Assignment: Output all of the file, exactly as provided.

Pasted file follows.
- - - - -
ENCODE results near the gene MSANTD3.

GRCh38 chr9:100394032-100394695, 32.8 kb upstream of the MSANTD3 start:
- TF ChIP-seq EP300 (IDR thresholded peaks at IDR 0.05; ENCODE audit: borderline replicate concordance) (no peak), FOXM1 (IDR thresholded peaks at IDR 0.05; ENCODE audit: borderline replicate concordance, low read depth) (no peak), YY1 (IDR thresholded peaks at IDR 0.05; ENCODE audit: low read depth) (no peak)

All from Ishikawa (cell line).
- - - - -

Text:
ENCODE results near the gene MSANTD3.

GRCh38 chr9:100394032-100394695, 32.8 kb upstream of the MSANTD3 start:
- TF ChIP-seq EP300 (IDR thresholded peaks at IDR 0.05; ENCODE audit: borderline replicate concordance) (no peak), FOXM1 (IDR thresholded peaks at IDR 0.05; ENCODE audit: borderline replicate concordance, low read depth) (no peak), YY1 (IDR thresholded peaks at IDR 0.05; ENCODE audit: low read depth) (no peak)

All from Ishikawa (cell line).